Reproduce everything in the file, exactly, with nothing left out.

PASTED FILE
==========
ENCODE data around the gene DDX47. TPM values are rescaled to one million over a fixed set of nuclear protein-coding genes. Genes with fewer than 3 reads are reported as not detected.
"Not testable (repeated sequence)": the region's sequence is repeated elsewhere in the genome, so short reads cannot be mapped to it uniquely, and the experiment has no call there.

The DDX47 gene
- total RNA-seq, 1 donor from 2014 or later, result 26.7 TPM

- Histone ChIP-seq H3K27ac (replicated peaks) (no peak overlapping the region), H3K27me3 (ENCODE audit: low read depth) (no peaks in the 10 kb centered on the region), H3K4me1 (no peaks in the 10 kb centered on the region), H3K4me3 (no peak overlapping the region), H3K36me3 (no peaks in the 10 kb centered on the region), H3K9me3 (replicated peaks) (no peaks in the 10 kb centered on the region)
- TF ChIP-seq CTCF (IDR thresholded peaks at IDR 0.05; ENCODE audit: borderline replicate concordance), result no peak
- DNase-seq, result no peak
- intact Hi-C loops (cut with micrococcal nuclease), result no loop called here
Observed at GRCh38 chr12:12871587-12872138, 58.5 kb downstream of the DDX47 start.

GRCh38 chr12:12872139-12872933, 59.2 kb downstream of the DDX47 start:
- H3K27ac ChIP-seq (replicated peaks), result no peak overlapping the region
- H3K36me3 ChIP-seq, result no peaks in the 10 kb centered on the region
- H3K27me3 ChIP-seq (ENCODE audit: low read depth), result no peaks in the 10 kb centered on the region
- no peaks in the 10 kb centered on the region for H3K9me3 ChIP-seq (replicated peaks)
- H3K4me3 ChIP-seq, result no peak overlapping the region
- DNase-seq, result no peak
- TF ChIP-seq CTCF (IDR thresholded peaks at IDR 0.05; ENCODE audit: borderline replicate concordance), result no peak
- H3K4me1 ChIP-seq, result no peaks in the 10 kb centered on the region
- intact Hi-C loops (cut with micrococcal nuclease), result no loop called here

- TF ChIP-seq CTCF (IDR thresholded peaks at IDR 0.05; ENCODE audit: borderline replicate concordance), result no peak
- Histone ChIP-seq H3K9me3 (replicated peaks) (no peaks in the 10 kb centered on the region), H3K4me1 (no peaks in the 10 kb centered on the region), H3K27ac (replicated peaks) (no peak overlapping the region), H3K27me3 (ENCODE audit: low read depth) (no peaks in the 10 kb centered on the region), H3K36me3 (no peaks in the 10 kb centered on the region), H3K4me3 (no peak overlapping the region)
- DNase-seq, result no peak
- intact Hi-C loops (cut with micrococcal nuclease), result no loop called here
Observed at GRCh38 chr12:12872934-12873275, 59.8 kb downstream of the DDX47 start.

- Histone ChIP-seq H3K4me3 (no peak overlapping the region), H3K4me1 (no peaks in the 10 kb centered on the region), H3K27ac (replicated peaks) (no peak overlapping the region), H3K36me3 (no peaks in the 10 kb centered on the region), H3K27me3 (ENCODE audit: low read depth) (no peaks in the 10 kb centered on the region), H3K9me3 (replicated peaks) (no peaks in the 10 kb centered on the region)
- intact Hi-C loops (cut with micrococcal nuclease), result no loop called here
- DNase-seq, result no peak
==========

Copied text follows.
ENCODE data around the gene DDX47. TPM values are rescaled to one million over a fixed set of nuclear protein-coding genes. Genes with fewer than 3 reads are reported as not detected.
"Not testable (repeated sequence)": the region's sequence is repeated elsewhere in the genome, so short reads cannot be mapped to it uniquely, and the experiment has no call there.

The DDX47 gene
- total RNA-seq, 1 donor from 2014 or later, result 26.7 TPM

- Histone ChIP-seq H3K27ac (replicated peaks) (no peak overlapping the region), H3K27me3 (ENCODE audit: low read depth) (no peaks in the 10 kb centered on the region), H3K4me1 (no peaks in the 10 kb centered on the region), H3K4me3 (no peak overlapping the region), H3K36me3 (no peaks in the 10 kb centered on the region), H3K9me3 (replicated peaks) (no peaks in the 10 kb centered on the region)
- TF ChIP-seq CTCF (IDR thresholded peaks at IDR 0.05; ENCODE audit: borderline replicate concordance), result no peak
- DNase-seq, result no peak
- intact Hi-C loops (cut with micrococcal nuclease), result no loop called here
Observed at GRCh38 chr12:12871587-12872138, 58.5 kb downstream of the DDX47 start.

GRCh38 chr12:12872139-12872933, 59.2 kb downstream of the DDX47 start:
- H3K27ac ChIP-seq (replicated peaks), result no peak overlapping the region
- H3K36me3 ChIP-seq, result no peaks in the 10 kb centered on the region
- H3K27me3 ChIP-seq (ENCODE audit: low read depth), result no peaks in the 10 kb centered on the region
- no peaks in the 10 kb centered on the region for H3K9me3 ChIP-seq (replicated peaks)
- H3K4me3 ChIP-seq, result no peak overlapping the region
- DNase-seq, result no peak
- TF ChIP-seq CTCF (IDR thresholded peaks at IDR 0.05; ENCODE audit: borderline replicate concordance), result no peak
- H3K4me1 ChIP-seq, result no peaks in the 10 kb centered on the region
- intact Hi-C loops (cut with micrococcal nuclease), result no loop called here

- TF ChIP-seq CTCF (IDR thresholded peaks at IDR 0.05; ENCODE audit: borderline replicate concordance), result no peak
- Histone ChIP-seq H3K9me3 (replicated peaks) (no peaks in the 10 kb centered on the region), H3K4me1 (no peaks in the 10 kb centered on the region), H3K27ac (replicated peaks) (no peak overlapping the region), H3K27me3 (ENCODE audit: low read depth) (no peaks in the 10 kb centered on the region), H3K36me3 (no peaks in the 10 kb centered on the region), H3K4me3 (no peak overlapping the region)
- DNase-seq, result no peak
- intact Hi-C loops (cut with micrococcal nuclease), result no loop called here
Observed at GRCh38 chr12:12872934-12873275, 59.8 kb downstream of the DDX47 start.

- Histone ChIP-seq H3K4me3 (no peak overlapping the region), H3K4me1 (no peaks in the 10 kb centered on the region), H3K27ac (replicated peaks) (no peak overlapping the region), H3K36me3 (no peaks in the 10 kb centered on the region), H3K27me3 (ENCODE audit: low read depth) (no peaks in the 10 kb centered on the region), H3K9me3 (replicated peaks) (no peaks in the 10 kb centered on the region)
- intact Hi-C loops (cut with micrococcal nuclease), result no loop called here
- DNase-seq, result no peak